Lamb of God – Opening a New ChapterSunday, 14th June 2020
Lamb of God was one of those rare cases where there wasn’t any changes to the line-up over the years, as they continued to rise up through the ranks due to their unique brand of American metal. But with drummer Chris Alder exiting the band last year, then touring drummer Art Cruz came into the position. With the new line-up intact, the band went into the studio and recorded their latest, self-titled release. After one delay due to COVID-19, we are rapidly approaching the release of the iconic band’s new effort. We spoke with new drummer Art Cruz himself, to get a view of the release from his perspective and his thoughts on coming into the band, alongside running some parallels with being in a band versus being a baseball player, and much more.
Dead Rhetoric: You’ve been touring with the band for a few years. How’s it feel to finally have some material on disc that is your own?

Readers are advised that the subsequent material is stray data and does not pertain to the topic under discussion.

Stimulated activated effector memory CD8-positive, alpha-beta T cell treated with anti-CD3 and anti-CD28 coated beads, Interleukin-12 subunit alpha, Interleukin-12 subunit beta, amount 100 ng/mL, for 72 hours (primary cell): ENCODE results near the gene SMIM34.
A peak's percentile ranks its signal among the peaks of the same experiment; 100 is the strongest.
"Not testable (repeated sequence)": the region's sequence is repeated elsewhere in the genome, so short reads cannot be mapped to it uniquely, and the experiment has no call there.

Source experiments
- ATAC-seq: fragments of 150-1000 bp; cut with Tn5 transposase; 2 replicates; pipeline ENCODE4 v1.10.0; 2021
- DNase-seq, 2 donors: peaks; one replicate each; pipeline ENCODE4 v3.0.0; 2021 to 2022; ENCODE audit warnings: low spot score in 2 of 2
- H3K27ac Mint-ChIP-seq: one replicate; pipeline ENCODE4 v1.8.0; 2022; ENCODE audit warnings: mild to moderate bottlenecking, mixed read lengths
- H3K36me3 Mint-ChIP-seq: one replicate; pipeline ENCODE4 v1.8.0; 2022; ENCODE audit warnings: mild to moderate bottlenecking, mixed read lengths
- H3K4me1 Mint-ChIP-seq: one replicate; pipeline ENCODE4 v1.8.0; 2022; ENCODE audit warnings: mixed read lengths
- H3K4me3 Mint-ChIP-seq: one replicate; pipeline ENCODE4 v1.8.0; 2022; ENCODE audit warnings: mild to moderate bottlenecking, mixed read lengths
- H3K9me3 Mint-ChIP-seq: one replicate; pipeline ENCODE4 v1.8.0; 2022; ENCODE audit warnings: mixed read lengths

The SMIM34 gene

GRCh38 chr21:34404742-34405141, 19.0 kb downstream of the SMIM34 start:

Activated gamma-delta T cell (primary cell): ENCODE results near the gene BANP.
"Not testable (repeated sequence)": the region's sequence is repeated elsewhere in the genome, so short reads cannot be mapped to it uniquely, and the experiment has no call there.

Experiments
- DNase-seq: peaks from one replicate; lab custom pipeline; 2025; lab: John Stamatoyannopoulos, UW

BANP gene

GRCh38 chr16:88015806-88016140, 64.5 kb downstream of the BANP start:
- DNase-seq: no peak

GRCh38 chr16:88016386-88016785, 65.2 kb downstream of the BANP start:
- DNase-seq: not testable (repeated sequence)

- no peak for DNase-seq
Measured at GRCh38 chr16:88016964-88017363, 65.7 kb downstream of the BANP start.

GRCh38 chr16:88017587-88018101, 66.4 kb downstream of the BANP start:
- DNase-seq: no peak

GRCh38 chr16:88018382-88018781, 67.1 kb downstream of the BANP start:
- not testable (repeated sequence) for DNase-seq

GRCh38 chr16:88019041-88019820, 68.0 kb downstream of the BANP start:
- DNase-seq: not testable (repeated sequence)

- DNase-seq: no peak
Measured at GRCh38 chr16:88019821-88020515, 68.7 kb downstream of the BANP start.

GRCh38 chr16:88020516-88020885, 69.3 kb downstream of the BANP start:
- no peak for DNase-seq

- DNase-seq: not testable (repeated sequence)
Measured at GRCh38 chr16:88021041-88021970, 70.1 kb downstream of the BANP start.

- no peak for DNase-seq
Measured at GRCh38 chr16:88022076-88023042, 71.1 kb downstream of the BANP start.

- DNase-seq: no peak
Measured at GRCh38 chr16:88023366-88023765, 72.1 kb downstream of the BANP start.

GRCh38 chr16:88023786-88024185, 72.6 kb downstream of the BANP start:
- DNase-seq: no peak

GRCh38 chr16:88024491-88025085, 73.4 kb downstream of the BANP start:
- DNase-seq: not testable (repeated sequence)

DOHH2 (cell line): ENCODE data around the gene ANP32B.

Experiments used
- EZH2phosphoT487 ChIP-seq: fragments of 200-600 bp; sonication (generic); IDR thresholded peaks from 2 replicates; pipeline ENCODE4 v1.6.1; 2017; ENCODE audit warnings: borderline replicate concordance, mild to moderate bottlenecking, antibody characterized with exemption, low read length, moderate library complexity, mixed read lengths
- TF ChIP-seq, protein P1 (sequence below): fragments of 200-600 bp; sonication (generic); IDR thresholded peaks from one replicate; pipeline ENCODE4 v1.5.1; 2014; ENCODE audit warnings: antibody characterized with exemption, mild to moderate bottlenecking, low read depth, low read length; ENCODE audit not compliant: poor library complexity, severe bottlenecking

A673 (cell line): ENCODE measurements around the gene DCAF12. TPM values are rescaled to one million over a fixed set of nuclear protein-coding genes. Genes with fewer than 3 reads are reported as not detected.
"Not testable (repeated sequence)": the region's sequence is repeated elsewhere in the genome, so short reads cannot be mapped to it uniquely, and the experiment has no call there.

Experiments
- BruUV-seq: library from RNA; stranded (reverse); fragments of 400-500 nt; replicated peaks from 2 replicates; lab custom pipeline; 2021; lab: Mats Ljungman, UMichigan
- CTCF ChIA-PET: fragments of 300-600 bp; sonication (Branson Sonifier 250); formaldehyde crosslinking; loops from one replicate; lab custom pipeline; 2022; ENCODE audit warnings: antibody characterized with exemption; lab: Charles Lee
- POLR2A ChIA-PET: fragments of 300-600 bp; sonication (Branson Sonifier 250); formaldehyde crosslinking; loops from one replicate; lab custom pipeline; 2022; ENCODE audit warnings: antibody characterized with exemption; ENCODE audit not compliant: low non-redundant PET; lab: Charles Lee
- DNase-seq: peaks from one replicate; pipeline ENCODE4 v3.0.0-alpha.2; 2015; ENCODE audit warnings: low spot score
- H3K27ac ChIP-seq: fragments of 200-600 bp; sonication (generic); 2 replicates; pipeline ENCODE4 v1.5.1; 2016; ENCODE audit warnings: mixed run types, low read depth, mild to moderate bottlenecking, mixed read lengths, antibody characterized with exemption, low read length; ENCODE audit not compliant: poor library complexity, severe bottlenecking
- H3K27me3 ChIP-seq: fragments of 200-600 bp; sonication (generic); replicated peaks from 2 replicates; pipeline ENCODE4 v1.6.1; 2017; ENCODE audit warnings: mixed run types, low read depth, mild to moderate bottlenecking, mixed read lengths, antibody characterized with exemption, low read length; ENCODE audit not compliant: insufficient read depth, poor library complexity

Art Cruz: I’m very thankful. I’m very excited. This is the moment that I’ve been dreaming of my whole life. It’s a big deal. Given the circumstances, and being a new guy in an iconic band like Lamb of God, I’m just glad it’s finally here! It’s not my main thing in my life to do, but it’s important to me to put it out there, with what I am putting to the table and let fans know that the sound is there. We haven’t tainted the sound. It’s still Lamb. We are just starting another chapter in the book.
Dead Rhetoric: What was the experience like, to write this album, as the new guy?
Cruz: It’s crazy, because my entire professional career of being a drummer has been involved with being ‘the new guy’ [laughs], so I’m fine-tuned in the sense of being new and/or the outsider, if you will. But this is definitely one of the first times in my career that I have definitely not felt like an outsider. I have been welcomed by everybody with open arms, from the band to the management and label…you name it. It’s just been a really beautiful experience. So it wasn’t too difficult, other than for being a little bit nervous, and the shell shock of everything happening. How fast it happened, as well as having some keyboard warriors around the world who get upset about every situation. But at the end of the day, I’m very happy and I’m very excited. Internally, it’s a beautiful time for the band.
Dead Rhetoric: What do you like about the album, coming from the perspective of someone who was once a fan?